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The Rights of Neighbours in Islam (part 2 of 2): Neighbours - Good and Bad

Description: Tips and hints for treating neighbours well and how to deal with unruly or bad neighbours.

By Aisha Stacey (© 2014 NewMuslims.com)

Published on 30 Jun 2014 - Last modified on 23 Feb 2015

Printed: 46 - Emailed: 0 - Viewed: 6646 (daily average: 5)

Category: Lessons > Social Interaction > The Muslim community


Objectives

·       To learn how to fulfil the rights of neighbours in an easy and Islamically correct way.

·       To understand that dealing with a bad neighbour should never include backbiting or other bad behaviour.

Arabic Terms

·       Sahabah - the plural form of “Sahabi,” which translates to Companions.   A sahabi, as the word is commonly used today, is someone who saw Prophet Muhammad, believed in him and died as a Muslim.

The Rights of Neighbours in Islam2.jpgProphet Muhammad said that, “The best of companions with Allah is the one who is best to his companion, and the best of neighbours with Him is the one who is best to his neighbour.”[1]  He also said, “The one who harms his neighbor will not enter Paradise.”[2]

Thus we can see that treating neighbours well and with respect, is a very important concept in Islam.  It makes life more enjoyable for all concerned; when you are surrounded by people you can rely upon, trials and tribulations can be faced more easily with their support and encouragement.  If your neighbours are Muslim being a good neighbour is easy because the rights of neighbours are enshrined within the tenants of Islam.   Among the rights of one Muslim over another are the following:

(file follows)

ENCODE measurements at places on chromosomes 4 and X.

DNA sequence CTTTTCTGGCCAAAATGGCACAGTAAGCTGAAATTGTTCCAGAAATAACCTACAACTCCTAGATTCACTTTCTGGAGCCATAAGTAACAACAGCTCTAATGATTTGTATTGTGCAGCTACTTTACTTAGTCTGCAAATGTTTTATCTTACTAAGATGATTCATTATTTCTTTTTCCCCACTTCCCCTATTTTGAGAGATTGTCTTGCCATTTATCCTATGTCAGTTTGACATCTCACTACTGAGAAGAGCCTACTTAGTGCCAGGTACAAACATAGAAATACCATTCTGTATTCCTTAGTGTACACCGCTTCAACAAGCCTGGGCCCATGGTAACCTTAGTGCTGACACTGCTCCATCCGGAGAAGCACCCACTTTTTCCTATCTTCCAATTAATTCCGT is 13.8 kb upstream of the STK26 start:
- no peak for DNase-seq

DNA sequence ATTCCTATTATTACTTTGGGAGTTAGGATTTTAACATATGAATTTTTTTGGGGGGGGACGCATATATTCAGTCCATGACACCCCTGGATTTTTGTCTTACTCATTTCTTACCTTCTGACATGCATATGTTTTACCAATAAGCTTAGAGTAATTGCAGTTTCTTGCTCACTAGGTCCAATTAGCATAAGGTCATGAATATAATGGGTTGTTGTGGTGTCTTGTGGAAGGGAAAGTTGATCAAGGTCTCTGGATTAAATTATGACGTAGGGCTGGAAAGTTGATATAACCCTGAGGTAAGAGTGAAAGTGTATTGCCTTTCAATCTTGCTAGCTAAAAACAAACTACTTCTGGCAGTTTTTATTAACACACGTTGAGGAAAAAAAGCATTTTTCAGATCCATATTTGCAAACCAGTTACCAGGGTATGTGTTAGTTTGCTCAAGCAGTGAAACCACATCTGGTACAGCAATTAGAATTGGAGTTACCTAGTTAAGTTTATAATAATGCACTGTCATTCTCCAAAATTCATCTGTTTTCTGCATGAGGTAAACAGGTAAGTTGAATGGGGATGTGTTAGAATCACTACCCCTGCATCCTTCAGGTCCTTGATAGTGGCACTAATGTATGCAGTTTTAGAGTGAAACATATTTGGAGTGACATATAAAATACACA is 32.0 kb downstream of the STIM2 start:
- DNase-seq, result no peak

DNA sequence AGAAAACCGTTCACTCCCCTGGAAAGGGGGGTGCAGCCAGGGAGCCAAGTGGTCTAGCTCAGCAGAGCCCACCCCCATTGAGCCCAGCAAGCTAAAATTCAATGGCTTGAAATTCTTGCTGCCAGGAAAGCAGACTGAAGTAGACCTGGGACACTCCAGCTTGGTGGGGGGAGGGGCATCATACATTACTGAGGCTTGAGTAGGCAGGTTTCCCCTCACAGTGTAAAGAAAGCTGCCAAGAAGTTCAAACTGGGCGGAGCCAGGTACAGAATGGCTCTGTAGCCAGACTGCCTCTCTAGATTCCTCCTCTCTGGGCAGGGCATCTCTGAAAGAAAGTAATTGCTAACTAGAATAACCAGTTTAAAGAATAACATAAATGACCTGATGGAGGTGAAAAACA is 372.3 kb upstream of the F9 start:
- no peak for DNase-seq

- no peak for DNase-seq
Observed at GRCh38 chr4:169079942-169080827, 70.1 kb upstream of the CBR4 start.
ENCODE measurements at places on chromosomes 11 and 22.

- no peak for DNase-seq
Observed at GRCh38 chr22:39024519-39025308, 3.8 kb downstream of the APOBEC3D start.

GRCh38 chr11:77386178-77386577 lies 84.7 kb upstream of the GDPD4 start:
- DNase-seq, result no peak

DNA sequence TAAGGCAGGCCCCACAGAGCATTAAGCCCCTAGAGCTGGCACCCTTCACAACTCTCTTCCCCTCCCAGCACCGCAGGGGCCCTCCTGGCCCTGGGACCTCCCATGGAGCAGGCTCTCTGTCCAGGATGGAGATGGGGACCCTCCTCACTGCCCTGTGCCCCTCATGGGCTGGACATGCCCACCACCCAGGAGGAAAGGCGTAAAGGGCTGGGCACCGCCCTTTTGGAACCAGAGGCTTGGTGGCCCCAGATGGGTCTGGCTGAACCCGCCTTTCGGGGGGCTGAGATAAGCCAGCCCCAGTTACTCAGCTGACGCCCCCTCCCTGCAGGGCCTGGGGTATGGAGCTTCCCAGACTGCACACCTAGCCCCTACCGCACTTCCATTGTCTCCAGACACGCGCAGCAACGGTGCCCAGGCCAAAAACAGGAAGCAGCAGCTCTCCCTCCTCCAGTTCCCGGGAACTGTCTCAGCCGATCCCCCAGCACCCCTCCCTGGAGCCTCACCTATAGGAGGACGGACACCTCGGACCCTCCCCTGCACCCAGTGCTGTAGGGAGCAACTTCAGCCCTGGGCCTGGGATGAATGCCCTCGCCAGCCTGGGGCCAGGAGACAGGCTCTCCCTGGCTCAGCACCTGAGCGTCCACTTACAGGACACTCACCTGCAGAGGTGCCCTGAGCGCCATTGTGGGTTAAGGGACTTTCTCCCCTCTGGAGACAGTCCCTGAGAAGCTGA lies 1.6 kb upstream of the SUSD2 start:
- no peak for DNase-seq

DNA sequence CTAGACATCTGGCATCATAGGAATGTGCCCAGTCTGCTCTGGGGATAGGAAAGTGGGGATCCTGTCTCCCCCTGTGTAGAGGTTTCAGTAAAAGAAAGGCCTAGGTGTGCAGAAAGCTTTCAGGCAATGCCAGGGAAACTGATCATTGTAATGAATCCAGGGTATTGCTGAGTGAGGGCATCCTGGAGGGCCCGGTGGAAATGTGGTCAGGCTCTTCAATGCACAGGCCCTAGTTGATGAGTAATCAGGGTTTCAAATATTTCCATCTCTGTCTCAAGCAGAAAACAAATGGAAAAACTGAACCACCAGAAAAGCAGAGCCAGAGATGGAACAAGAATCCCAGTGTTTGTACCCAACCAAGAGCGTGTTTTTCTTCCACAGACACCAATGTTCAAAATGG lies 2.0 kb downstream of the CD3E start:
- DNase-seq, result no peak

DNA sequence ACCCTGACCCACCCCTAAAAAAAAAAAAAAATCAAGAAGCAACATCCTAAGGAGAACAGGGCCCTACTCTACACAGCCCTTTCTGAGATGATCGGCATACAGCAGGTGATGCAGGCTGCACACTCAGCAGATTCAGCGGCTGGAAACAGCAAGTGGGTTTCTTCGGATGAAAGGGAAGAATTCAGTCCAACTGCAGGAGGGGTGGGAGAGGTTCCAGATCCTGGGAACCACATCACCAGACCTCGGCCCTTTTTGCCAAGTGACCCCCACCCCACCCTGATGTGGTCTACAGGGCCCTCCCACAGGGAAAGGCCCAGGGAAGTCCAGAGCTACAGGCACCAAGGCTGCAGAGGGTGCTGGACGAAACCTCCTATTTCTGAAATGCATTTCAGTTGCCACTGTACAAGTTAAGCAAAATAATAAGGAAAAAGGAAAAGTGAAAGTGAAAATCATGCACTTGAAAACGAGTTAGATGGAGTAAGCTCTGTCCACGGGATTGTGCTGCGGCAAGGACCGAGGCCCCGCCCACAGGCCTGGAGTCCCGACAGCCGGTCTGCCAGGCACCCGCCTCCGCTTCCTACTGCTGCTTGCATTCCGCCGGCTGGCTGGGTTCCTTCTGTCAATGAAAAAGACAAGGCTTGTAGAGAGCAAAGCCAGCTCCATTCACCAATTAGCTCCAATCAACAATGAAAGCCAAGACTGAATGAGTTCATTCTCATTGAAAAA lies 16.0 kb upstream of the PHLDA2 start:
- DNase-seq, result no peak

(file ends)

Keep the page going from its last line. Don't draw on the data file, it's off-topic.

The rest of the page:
·       Greet him with the Islamic greeting of Assalam alaikum[3]

·       Visit when he is unwell.

·       Offer condolences and help in times of calamity.

·       Offer congratulations at times of joy and happiness

·       As much as possible overlook mistakes, bare annoyances and conceal faults.

·       Give gifts. 

·       Help financially.

·       Do not look at his possessions with envy. 

·       Guide him to things that will benefit him in both his religious and worldly affairs.

If your neighbours are not Muslim it does not mean that they should be treated any differently.   In fact treating them with the respect Islam insists upon can only be a good thing.  At best it may lead them to Islam and at the very least everyone in the neighbourhood lives a peaceful and cooperative existence.

The following are some practical tips for those who live in communities populated by people of various ethnicities and faiths:

·       Introduce yourself to the neighbours when you move into a new home or when new neighbours move in.

·       Show care and consideration by inquiring about the health of the elderly or chronically ill. A Muslim should not eat if his neighbour is hungry thus you could help by sending food as well as taking care of chores such as mowing the lawn or taking out the rubbish bins.  Prophet Muhammad advised a sahabi to foster good neighbourly relations when he said, “…Whenever you prepare a broth, put plenty of water in it, and give some of it to your neighbours”.[4]